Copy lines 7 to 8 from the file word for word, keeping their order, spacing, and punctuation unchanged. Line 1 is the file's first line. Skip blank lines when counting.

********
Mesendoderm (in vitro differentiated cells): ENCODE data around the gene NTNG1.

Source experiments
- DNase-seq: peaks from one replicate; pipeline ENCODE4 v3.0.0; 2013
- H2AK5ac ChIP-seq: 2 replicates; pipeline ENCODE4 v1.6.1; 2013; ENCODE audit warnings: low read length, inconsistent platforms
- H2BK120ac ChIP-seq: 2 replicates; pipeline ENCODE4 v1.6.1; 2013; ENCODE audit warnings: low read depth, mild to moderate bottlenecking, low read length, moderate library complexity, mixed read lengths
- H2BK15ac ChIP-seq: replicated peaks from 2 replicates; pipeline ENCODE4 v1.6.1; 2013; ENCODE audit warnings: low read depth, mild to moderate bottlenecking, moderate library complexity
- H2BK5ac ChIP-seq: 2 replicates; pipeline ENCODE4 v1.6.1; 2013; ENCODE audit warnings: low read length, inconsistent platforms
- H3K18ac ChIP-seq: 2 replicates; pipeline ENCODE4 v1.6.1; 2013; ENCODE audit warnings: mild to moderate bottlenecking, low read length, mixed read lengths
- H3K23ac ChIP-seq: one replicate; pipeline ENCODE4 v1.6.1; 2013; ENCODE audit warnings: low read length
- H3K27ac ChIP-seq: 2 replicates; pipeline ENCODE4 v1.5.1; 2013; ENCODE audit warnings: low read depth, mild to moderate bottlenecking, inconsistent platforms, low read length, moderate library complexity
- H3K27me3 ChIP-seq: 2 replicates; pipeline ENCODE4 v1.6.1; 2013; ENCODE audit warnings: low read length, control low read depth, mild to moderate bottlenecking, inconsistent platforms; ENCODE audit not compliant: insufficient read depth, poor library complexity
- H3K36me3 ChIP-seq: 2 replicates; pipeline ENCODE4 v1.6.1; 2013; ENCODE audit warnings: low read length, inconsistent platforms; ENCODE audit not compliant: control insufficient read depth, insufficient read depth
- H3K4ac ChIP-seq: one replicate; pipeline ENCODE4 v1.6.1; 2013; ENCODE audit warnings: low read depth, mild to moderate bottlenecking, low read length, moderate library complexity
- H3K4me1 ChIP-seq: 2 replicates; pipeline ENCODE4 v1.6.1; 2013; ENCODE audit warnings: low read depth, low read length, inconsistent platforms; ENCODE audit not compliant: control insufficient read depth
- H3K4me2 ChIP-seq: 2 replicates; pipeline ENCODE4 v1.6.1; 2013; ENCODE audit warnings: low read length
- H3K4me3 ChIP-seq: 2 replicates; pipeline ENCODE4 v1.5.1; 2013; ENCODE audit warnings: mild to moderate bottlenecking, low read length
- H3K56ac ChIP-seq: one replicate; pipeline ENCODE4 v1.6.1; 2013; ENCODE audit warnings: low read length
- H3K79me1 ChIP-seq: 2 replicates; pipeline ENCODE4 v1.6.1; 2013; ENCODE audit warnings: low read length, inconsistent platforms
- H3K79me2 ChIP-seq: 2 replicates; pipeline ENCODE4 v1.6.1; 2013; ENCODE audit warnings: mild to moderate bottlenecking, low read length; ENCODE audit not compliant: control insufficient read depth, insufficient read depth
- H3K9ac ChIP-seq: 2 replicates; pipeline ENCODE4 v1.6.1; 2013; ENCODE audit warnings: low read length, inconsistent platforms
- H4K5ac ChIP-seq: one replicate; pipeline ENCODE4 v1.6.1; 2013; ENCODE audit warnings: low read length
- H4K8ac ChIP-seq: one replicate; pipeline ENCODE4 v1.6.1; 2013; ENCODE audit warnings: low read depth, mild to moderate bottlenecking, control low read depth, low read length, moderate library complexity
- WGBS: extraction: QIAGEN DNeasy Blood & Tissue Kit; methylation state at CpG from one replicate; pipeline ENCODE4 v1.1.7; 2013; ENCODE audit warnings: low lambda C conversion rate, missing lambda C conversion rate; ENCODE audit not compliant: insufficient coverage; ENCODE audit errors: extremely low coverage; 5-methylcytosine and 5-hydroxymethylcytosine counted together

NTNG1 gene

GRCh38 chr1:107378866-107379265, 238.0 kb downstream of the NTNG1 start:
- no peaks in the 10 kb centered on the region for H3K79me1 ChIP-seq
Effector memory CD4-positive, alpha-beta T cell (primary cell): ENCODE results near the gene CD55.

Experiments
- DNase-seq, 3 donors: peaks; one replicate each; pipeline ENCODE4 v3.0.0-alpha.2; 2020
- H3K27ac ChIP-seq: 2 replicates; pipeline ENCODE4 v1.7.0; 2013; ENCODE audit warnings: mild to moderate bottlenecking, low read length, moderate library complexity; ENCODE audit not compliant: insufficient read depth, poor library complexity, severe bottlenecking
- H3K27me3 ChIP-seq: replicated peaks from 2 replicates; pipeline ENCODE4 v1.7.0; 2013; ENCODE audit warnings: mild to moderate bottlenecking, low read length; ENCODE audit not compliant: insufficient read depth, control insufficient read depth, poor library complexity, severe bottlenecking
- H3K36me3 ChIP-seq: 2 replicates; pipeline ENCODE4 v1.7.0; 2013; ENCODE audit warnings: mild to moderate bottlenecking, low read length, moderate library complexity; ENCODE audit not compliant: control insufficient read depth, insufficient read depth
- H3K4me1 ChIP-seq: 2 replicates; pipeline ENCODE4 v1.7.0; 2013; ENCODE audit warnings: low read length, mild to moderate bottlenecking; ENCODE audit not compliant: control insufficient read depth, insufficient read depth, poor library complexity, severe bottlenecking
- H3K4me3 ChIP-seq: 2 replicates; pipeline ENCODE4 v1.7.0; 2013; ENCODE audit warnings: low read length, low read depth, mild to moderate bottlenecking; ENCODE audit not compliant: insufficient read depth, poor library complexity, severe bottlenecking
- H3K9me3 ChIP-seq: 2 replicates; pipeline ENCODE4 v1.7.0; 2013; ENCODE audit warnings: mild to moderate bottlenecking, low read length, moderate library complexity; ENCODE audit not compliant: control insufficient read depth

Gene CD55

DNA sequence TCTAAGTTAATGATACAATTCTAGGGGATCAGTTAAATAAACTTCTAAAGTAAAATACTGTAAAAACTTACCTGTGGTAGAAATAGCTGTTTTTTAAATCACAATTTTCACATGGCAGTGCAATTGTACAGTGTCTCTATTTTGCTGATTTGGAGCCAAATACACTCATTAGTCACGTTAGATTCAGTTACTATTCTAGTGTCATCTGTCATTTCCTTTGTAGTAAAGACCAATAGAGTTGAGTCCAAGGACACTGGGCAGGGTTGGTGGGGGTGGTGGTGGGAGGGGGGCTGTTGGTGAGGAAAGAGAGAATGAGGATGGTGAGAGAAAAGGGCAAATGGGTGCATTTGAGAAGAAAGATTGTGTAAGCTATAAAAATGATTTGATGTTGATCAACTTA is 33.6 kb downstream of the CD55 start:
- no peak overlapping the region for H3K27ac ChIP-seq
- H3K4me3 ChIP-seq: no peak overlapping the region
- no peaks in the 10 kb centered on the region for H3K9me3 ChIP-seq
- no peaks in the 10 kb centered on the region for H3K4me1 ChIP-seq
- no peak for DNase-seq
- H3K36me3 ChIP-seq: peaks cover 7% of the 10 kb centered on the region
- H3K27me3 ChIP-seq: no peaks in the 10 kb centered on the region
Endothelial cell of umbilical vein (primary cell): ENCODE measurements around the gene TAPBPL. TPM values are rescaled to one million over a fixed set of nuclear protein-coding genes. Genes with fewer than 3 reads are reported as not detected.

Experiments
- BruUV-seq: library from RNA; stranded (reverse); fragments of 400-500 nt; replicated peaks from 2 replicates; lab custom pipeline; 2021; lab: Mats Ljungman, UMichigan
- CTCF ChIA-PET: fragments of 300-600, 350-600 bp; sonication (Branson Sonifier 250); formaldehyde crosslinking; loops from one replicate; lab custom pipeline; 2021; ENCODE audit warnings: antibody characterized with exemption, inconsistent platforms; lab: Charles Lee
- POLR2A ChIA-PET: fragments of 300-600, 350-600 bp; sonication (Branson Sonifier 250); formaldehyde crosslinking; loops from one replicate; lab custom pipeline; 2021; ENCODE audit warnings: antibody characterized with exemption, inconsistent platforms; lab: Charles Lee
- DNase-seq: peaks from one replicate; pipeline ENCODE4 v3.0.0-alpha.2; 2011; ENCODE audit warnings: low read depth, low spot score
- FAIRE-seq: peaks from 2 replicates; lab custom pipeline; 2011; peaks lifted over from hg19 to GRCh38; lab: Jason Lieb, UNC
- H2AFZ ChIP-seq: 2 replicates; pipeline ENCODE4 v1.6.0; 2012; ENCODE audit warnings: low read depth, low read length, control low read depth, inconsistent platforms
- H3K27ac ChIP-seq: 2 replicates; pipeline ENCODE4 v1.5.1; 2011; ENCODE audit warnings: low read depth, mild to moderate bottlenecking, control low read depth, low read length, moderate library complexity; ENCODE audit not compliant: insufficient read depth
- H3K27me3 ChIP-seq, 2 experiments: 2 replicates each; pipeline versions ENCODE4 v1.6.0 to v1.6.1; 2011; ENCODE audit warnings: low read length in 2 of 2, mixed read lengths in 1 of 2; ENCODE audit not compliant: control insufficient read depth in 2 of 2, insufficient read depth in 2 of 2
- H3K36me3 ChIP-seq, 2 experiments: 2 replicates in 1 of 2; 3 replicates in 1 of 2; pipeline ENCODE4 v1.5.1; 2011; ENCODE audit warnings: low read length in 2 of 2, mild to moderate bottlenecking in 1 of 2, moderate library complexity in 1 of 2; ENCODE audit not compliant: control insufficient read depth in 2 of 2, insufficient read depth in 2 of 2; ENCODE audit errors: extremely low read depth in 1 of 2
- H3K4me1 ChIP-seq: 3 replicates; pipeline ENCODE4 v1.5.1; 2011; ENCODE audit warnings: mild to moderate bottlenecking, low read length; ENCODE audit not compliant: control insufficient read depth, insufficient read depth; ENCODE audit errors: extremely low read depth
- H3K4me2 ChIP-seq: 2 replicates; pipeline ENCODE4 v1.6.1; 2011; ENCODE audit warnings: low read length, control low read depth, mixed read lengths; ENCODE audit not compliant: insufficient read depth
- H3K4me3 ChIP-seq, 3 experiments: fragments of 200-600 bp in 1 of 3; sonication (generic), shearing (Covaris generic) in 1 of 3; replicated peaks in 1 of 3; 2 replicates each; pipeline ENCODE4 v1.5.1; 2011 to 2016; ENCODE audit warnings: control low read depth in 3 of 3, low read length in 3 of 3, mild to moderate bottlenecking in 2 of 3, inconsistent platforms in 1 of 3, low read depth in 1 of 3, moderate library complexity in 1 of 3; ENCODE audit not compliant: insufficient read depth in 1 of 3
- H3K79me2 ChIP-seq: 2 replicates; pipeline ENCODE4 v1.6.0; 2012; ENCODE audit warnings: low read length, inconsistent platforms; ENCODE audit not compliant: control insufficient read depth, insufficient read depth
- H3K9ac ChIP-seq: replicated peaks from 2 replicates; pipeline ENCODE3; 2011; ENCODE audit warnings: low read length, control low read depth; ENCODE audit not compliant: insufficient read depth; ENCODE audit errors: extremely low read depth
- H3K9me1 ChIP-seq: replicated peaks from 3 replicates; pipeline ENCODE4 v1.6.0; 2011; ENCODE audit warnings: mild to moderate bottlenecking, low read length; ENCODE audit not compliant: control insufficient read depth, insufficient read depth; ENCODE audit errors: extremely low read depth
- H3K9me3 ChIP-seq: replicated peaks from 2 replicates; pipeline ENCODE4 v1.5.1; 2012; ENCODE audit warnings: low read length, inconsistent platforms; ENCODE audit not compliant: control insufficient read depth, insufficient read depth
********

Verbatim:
- H2BK5ac ChIP-seq: 2 replicates; pipeline ENCODE4 v1.6.1; 2013; ENCODE audit warnings: low read length, inconsistent platforms
- H3K18ac ChIP-seq: 2 replicates; pipeline ENCODE4 v1.6.1; 2013; ENCODE audit warnings: mild to moderate bottlenecking, low read length, mixed read lengths